Are you lonely?

Loneliness is different than being alone. Loneliness is the sadness of not having, or feeling like you don’t have, friends, company or family. To me, loneliness feels like a punch in the gut, while being alone can be a peaceful day of self-care.

Loneliness with others

Loneliness can also occur when you do have people around, but you feel alienated by them, at odds with who they are or what they represent. Being lonely in a long term relationship is often cited as one of the quietest forms of torture to the heart.

Loneliness as a resignation

Loneliness can also be a resignation, evolving out of emotional fatigue or exhaustion. A state of trying to get comfortable living in a life now formed by low expectations or complex problems that just couldn’t be solved e.g., staying in a bad marriage or connected to a dysfunctional family. You might think deep down, “Since I can’t have what I want, I’ll make the best of what I have.” Like when I wear sweatpants in public and my cheeky daughter asks if I’ve just gone ahead and given up. 

Loneliness as existential & spiritual alienation

When you give up and give in, rationalizing that everything is fine, there’s often an abandonment of the self that happens. The light that shines inside of you, that makes you special and ambitious in your own life, is dimmed. You’ve communicated to this part of you that  “I’m not that important.” Having your light dim or go out completely ushers in depression, a sense of being alone, not just in your world, but in your soul, in your humanity. It’s not a good state of mind.

Loneliness as invitation to resolve grief and trauma

Loneliness was the friend I thought would never leave in my life because it started early and was pervasive. I was adopted and experienced a lot of losses early in life, without a lot of context that could help me understand what was happening.

Feeling lonely, while an excruciating feeling, was also a major motivator. Trying to escape the feeling of loneliness, I was led to learning about different cultures, various ways other people lived, new ideas about psychology, spirituality, philosophy. I used these avenues to figure out what was missing in myself? What needed to happen?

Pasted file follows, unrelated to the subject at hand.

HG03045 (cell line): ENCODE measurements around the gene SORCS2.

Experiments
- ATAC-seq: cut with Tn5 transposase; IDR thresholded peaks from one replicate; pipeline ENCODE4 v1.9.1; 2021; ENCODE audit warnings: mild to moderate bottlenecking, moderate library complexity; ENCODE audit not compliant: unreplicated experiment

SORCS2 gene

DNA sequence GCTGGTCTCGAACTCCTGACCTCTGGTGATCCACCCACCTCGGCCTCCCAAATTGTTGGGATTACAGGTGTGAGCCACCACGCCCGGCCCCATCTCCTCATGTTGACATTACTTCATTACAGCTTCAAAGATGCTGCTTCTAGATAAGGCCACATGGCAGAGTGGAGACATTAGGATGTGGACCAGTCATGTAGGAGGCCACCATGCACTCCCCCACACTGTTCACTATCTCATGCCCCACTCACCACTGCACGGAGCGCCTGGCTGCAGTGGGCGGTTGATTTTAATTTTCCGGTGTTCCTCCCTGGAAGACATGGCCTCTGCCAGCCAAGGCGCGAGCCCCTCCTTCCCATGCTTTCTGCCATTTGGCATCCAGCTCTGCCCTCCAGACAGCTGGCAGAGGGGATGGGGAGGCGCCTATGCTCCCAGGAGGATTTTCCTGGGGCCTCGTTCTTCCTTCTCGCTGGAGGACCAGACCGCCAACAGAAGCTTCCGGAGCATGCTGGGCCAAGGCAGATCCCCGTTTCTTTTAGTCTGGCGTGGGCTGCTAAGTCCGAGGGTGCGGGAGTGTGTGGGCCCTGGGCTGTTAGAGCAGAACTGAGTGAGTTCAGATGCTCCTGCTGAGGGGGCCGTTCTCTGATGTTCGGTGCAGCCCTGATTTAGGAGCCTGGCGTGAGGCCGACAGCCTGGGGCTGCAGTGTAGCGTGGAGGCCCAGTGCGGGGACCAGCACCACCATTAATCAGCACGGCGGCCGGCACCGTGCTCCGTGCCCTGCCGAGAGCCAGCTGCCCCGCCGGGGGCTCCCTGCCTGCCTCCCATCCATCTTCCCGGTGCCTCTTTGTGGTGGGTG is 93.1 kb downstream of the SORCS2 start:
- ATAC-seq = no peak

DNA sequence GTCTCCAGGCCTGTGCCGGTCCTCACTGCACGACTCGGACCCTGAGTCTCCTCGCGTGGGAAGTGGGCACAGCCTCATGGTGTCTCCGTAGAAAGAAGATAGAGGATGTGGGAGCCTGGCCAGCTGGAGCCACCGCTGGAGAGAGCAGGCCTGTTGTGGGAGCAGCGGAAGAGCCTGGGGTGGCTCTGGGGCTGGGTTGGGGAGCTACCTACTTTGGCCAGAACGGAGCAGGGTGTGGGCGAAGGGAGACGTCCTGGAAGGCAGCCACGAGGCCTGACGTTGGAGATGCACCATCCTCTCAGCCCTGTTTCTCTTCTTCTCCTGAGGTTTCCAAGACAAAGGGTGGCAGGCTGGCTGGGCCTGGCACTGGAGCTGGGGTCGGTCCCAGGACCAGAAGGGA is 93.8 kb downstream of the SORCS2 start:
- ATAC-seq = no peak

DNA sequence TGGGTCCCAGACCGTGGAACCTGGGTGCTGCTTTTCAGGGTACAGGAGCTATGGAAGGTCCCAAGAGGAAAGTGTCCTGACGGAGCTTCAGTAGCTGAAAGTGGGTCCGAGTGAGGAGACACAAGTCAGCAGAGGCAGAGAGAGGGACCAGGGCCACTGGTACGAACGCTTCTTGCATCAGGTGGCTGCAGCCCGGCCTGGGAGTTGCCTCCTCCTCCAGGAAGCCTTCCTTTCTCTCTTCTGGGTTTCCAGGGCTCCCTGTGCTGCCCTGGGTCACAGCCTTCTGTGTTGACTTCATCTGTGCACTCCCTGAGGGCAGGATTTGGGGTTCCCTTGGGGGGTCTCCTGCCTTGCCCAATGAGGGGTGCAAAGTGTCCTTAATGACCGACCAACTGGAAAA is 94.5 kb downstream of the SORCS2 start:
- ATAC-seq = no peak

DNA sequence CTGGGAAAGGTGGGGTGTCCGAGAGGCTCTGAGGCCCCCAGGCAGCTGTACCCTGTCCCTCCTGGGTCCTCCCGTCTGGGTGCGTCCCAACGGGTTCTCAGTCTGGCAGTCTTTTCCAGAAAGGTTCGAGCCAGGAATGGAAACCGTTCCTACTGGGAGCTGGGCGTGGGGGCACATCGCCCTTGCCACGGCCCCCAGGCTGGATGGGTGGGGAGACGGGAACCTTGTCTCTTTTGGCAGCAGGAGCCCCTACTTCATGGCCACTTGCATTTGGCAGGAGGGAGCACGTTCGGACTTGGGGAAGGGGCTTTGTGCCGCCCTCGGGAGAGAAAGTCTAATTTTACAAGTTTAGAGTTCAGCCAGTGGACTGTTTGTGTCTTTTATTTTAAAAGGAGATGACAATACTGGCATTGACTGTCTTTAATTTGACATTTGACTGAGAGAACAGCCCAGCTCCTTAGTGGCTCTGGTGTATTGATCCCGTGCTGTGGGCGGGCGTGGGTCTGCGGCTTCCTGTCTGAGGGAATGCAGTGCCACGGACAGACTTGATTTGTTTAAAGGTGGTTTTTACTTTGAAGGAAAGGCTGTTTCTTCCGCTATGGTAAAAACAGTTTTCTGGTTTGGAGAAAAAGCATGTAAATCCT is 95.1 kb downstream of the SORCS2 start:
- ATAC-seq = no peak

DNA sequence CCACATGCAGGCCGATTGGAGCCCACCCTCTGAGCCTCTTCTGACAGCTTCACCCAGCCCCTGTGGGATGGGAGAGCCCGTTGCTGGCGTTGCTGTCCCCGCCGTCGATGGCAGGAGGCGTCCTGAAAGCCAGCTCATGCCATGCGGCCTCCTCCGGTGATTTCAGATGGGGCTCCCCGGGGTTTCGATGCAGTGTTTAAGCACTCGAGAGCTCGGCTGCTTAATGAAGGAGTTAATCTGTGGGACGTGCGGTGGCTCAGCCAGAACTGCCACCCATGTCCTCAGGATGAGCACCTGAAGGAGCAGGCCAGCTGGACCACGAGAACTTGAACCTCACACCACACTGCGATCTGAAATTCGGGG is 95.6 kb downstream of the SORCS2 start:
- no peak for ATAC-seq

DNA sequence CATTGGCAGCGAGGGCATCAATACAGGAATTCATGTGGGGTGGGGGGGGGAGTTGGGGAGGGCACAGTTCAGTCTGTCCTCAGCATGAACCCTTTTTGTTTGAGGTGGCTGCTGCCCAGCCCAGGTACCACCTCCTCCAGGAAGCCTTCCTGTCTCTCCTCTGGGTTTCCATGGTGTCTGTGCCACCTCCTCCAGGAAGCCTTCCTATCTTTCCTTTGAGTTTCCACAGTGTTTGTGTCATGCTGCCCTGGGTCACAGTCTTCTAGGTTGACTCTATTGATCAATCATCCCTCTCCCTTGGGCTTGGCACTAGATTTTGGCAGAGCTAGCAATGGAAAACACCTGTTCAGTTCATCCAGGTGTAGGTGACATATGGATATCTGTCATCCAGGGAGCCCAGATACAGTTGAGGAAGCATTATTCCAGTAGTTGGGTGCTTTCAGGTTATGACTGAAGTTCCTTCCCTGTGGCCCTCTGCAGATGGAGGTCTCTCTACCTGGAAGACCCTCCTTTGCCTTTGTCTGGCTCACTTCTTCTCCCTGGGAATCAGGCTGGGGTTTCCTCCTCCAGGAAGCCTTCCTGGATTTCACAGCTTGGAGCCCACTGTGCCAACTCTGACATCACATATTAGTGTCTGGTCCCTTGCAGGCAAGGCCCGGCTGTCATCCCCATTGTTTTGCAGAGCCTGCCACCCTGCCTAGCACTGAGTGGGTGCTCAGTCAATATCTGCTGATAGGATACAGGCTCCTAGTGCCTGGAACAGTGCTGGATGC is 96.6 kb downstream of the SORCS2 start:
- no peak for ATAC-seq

Loneliness is not synonymous with your identity

I originally thought feeling lonely was me. However, through my work as a counselor, I realize it was a reaction to my own early trauma and losses. While not fun to experience, It propelled me to build a deeply connected family and find an emotionally available partner. So now, if I get a hint of being lonely, it doesn’t have such deep, deep roots. It’s lighter, easily remedied by calling my kids, making a date with a friend, or even spending time with myself. 

You deserve to be happy and connected.

Your loneliness is an opportunity for you to gain clarity and support. You aren’t alone. Love Sex Trust Productions is built on helping you climb out of that sticky state of being lonely. We have designed tools to give you support as you learn about your own feelings of loneliness, explore how and why they started, and how to build a more connected, happier future.

It’s fascinating how sometimes we can be so unfamiliar with these fundamental areas of our own selves simply because we never thought to look deeper.

What’s Next for Me?

Your own self knowledge is your most powerful asset in life. Stimulate the conversation with yourself and your loved ones.

Begin by asking yourself:

  • How important are my feelings on this subject to me?
  • Am I being mean to myself?
  • Do I need support?

Read our E-book Love Sex Trust: An Overview


Let it all simmer, until you’re ready for more.


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